The House of Representatives is expected to vote Wednesday on the American Rescue Plan, a $1.9 trillion package designed to provide economic relief from the COVID-19 pandemic.
The bill was sent Tuesday to the House after it passed the Senate in a 50-49 vote Saturday, according to CBS News.
Proponents of the legislation have touted its direct stimulus to Americans, and the plan also includes funding for vaccines, medical necessities, bailout money for pensions, and infrastructure projects.
Here’s what’s actually in the American Rescue Plan.
Individuals making less than $75,000 a year will be eligible for a $1,400 stimulus check, while married couples making less than $150,000 combined will be eligible for a $2,800 stimulus check. The Committee for a Responsible Federal Budget, a Republican watchdog group monitoring fiscal issues, estimates that stimulus checks will cost $422 billion. This is the most expensive provision within the American Rescue Plan.
State and Local Bailouts
The bailout provision within the American Rescue Plan proved especially unpopular among Republicans, as eight out of the 10 states with the worst debt-to-equity ratios have Democratic governors. The plan gave states and the District of Columbia $195 billion in federal funding, while local governments, territories, and tribes received and $155 billion. These funds have very few strings attached, and may be used to pay down debts states have accumulated through spending unrelated to the pandemic. (RELATED: Gov. Andrew Cuomo Threatens Lawsuit Against Biden Administration Over COVID-19 Relief Funds)
Vaccines and PPE
$160 billion, or less than 10% of the entire package, will go towards vaccine production and distribution and other healthcare related to COVID-19.
“Doesn’t that make sense [to] invest $20 billion? Or $160 billion in total towards the pandemic for testing, to protective gear, to vaccine production and distribution?” President Joe Biden said at a White House briefing. “What would you have me cut?”
The plan included $86 billion in pension plans for 185 unions, including those representing truck drivers, builders, retail clerks, the New York Times noted. Many union pension plans were in danger of becoming underfunded, causing collapse.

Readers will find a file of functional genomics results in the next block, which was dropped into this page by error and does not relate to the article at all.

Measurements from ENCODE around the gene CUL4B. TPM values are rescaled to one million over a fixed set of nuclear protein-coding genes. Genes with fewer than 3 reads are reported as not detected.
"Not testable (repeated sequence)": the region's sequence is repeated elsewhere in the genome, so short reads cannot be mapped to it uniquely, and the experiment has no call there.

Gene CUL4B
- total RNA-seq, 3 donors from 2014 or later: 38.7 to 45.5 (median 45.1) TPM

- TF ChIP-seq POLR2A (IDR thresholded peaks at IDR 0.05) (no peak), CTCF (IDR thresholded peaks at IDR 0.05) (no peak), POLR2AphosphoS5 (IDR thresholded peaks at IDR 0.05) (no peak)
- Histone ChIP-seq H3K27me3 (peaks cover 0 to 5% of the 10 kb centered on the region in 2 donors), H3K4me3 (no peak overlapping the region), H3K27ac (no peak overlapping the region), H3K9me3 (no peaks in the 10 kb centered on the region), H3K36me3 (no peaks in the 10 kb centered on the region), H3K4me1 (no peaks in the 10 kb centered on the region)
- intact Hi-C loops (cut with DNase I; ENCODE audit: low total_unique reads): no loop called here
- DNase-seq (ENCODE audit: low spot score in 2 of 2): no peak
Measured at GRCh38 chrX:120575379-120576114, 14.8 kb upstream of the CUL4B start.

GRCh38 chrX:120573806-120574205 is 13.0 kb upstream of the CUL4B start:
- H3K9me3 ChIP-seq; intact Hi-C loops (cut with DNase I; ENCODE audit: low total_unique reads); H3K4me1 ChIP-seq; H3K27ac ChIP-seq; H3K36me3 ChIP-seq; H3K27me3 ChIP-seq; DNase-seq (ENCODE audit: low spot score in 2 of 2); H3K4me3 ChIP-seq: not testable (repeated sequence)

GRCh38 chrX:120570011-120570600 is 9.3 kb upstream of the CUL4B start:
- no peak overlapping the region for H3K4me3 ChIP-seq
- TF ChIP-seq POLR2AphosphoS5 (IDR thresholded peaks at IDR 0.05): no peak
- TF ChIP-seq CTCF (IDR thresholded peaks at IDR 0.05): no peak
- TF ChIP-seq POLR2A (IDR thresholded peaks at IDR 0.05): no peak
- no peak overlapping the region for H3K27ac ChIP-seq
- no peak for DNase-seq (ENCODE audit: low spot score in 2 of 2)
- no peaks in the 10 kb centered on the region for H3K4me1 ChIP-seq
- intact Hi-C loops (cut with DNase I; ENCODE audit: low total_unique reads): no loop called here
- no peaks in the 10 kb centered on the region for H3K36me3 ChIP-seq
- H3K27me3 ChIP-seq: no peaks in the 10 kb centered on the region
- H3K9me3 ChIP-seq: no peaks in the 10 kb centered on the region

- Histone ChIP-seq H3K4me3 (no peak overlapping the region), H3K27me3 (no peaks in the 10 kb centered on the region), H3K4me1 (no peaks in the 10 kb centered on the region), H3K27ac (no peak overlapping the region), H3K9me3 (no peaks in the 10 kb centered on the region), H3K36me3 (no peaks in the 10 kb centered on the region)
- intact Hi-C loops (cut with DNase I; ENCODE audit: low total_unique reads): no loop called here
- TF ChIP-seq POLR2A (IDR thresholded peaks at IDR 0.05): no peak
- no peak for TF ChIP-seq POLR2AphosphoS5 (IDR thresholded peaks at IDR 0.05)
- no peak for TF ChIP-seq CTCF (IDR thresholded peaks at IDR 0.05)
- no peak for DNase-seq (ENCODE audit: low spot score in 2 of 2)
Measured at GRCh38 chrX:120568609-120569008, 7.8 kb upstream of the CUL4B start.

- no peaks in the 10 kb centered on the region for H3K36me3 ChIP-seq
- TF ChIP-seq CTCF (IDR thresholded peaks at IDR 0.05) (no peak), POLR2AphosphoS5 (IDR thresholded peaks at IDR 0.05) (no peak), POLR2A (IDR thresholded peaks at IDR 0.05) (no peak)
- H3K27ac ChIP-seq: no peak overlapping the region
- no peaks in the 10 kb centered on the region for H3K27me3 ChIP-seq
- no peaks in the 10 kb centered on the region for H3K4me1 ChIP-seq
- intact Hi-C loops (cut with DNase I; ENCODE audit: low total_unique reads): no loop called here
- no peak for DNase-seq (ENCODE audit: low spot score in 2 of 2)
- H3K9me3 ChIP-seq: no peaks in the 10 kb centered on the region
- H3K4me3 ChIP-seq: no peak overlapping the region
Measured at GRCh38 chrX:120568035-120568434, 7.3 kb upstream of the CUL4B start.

Unions generally endorsed Biden during the 2020 election cycle, including the National Education Association, the Service Employees International Union, and the International Brotherhood of Teamsters.
The American Rescue Plan did not include the Hyde Amendment, which prohibits government funding of abortion. Biden, who supported the Hyde Amendment as a senator, changed his mind on the Amendment during the Democratic primaries, saying that he believed government-funded abortion is a women’s rights issue.
As currently written, the so-called American Rescue Plan would allow taxpayer funding for abortion contrary to the decades-old Hyde amendment that has applied to every other #COVID19 relief package.
We will be scoring against the bill. https://t.co/FpxBE6VAXf
— Susan B. Anthony List #StopBecerra (@SBAList) March 5, 2021
Foreign Food Aid
The bill directs $800 million toward foreign food aid via the Commodity Credit Corporation, a New Deal-era agency that regulates agricultural production. The aid money must be spent by an October 2022 deadline.
Museums and Culture
The bill directs a combined $470 million towards the National Endowment for the Arts, the National Endowment for the Humanities, and the Institute of Museum and Library Services. Former President Donald Trump tried on multiple occasions to slash funds for and even eliminate the National Endowment for the Arts, but was unsuccessful.
Environmental and Health Equity
The Environmental Protection Agency will receive $100 million to “to address health outcome disparities from pollution and the COVID–19 pandemic.” Half of the fund will be used just to identify any existing disparities. Biden put equity concerns at the forefront of his 2020 presidential campaign‘s climate platform.
The bill directs $20 million “to ensure the survival and continuing vitality of Native American languages.” These funds would be allocated via grants to programs that offer “native language immersion and restoration programs.”